Do You Want to Help Rene’ Cardenas? If you know any of the previous Ford C. Frick winners, or even if you don’t, and you wish to support Rene’ Cardenas for the honor, find a way to send the voters an e-mail or old-fashioned letter of support for Rene’ prior to the December 2014 vote they will be taking on next year’s choice. A list of all previous winners, dead and alive, is available at the following links (We do not have their contact info, but if you get it, please post it below as a comment on this post):

http://baseballhall.org/awards/ford-c-frick

http://en.wikipedia.org/wiki/Ford_C._Frick_Award

Have a nice weekend, everybody!

 

 

 

UH Finds New Way to Pull Old Cougar’s Tail

October 3, 2014
GREG WARD, JR OF UH . CAPS 19 YARD RUN FOR WINNING TD AGAINST CFU WITH 24 SECONDS TO GO, BUT LOSES THE BALL INCHES FROM THE GOAL LINE FOR A TOUCHBACK THAT GIVES THE 17-12 GAME WIN TO CENTRAL FLORIDA.

GREG WARD, JR OF UH . CAPS 19 YARD RUN FOR WINNING TD AGAINST  UCF WITH 24 SECONDS TO GO, BUT LOSES THE BALL INCHES FROM THE GOAL LINE FOR A TOUCHBACK THAT GIVES THE 17-12 GAME WIN TO CENTRAL FLORIDA.

It figures. I just lost one of the most heartfelt, but thoughtful columns I’ve ever written on the amazing cruel loss history suffered by UH and other “Houston” teams as a result of the latest sadistic script that kept the Cougars from defeating Central Florida  – just as the ball disappeared last night from the fingers of Cougar QB Greg Ward, Jr. as he was about to deliver the winning TD with time running out.

Here’s how that part went down. I have neither the time or energy to recreate what came to me in the original moment of writing. All personal frustration here does is enhance my affinity for what Cougar QB Greg Ward, Jr. must have felt on a far greater level for his role in the play that cruelly sealed the Cougar loss. It’s one thing to lose a column that you think is done. Quite another to lose a game that you think you’ve won.

With less than a minute to go, the Cougars trailed UCF, 17-12, Greg Ward, Jr. was playing quarterback in relief of ineffective starter John O’Corn and had brought UH back to within striking distance on the UCF 38 with a couple of minutes to play. Ward passed and ran the Cougars down to the 5 yard line for a first and goal, but a penalty pushed them back to a first and 20 from from the 20. Then, with less than a minute to go, Ward took of on an elusive zig-zaging run down the left side toward the goal line. Sensing the oncoming presence of UCF tacklers coming from the right side, Ward went flying like a two-handed horizontal Statue of Liberty toward the goal line plane of victory. He was a couple of feet away when a UCF tackler hit his right arm from the right side. The ball began to slightly wobble in his hands.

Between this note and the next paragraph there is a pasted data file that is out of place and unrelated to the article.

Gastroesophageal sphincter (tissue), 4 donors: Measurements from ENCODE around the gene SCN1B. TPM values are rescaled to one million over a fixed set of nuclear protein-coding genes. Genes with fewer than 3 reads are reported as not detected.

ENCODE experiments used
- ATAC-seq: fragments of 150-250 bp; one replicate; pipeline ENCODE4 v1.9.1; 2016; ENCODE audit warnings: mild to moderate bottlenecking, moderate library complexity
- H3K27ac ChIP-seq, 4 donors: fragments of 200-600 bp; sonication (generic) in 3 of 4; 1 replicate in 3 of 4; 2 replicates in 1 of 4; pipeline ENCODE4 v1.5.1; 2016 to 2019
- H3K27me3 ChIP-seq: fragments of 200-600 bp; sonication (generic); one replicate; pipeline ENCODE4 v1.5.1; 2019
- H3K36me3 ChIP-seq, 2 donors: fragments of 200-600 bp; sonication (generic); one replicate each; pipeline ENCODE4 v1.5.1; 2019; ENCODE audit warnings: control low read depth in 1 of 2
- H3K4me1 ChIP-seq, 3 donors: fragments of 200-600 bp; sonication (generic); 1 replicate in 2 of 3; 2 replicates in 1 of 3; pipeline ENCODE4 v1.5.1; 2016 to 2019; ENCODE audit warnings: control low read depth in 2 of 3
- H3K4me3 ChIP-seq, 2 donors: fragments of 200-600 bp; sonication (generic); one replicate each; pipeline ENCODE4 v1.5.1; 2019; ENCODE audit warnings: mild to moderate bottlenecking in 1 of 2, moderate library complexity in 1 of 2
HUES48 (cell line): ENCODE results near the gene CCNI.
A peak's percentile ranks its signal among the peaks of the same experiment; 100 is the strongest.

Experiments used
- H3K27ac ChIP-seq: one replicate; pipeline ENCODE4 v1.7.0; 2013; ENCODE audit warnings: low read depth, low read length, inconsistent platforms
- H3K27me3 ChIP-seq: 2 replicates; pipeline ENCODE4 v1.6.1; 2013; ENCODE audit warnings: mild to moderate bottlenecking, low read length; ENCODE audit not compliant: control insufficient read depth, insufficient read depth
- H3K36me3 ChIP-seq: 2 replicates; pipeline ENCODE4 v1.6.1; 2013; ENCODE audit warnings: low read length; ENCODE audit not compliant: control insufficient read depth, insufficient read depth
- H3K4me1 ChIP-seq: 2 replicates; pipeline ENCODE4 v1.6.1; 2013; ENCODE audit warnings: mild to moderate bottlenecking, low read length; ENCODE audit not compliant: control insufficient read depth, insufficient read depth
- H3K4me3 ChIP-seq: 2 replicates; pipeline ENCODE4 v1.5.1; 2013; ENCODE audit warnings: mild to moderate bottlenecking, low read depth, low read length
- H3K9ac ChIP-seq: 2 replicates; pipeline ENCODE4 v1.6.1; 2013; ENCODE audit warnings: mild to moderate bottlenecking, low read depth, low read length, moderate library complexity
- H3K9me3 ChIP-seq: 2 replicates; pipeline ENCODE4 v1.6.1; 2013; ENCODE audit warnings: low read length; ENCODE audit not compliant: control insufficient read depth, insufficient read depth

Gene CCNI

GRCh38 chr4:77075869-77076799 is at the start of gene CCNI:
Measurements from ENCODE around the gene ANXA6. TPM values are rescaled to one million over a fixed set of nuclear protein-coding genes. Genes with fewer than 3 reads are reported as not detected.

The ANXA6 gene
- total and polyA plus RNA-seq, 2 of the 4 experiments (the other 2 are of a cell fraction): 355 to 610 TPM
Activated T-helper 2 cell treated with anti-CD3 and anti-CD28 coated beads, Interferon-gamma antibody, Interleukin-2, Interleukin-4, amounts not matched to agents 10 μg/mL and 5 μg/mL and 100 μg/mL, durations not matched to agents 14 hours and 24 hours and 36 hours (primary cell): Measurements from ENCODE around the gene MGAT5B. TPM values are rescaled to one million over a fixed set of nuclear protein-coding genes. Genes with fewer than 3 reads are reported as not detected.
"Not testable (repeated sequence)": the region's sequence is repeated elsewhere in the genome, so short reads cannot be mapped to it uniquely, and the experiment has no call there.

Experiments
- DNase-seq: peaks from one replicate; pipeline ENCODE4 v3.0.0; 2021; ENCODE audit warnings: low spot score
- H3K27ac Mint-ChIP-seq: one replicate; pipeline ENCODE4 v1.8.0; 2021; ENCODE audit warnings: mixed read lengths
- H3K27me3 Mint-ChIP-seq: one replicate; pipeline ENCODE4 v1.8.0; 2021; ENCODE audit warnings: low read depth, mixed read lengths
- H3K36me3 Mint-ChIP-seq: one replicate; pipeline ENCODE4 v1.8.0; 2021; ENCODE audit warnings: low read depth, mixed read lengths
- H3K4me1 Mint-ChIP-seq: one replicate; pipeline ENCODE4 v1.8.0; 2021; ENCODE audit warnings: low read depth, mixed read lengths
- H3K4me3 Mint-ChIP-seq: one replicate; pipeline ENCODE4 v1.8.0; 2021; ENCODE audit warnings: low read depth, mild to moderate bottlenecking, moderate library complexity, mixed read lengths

By the time the ball reached the magic victory plane, it had separated itself from Ward’s grasp, crossing the line solo, with Ward’s reaching fingers still traveling inches behind it on the same flight plane. When the ball hit the turf inside the goal line, it bounced out of bounds to the left for a touchback. The ball went over to Central Florida with 24 seconds left on the clock and the visitors used it up to win the game as a result of the most sadistic “anti-Houston” (grain of salt here, please)  game script that I think I’ve ever experienced. Since my failed expectations are most heavily weighted on the UH side, I understand and respect others may disagree with my choice. – But try to cut me this much slack. It only happened last night. I would imagine that Longhorn or Aggie fans might feel a little of the same torture tomorrow, should either lose to Baylor or Mississippi State in any way that was similar to the road that Fate had in mind for my Cougars last night.